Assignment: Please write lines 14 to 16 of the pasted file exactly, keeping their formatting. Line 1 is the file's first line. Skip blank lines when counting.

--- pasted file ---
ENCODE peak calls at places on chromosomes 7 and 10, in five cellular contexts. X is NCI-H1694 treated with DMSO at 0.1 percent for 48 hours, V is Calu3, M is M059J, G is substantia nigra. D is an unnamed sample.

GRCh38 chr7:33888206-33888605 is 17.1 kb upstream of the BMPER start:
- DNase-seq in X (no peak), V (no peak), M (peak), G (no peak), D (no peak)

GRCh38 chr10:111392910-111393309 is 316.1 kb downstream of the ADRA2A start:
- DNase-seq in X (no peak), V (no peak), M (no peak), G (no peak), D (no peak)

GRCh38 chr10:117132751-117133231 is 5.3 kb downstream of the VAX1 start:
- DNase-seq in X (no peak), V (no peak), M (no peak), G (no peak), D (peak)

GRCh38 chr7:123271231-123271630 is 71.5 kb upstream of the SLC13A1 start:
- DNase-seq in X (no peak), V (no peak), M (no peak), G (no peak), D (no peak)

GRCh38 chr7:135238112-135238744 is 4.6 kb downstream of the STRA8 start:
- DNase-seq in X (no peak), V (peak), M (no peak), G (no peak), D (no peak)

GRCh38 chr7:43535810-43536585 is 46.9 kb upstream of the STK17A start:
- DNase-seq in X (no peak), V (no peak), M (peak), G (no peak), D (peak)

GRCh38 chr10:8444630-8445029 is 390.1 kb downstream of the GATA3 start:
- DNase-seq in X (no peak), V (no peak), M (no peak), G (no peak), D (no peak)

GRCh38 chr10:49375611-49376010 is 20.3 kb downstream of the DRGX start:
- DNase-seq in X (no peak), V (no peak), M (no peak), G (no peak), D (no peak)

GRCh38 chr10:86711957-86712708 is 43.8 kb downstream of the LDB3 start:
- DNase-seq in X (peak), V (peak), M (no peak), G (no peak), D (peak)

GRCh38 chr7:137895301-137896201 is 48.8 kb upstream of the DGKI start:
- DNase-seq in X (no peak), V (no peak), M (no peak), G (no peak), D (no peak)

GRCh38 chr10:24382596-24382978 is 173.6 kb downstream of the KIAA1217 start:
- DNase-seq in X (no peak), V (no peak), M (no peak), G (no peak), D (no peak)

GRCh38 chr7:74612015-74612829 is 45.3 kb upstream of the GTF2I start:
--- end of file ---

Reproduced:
GRCh38 chr10:8444630-8445029 is 390.1 kb downstream of the GATA3 start:
- DNase-seq in X (no peak), V (no peak), M (no peak), G (no peak), D (no peak)

GRCh38 chr10:49375611-49376010 is 20.3 kb downstream of the DRGX start: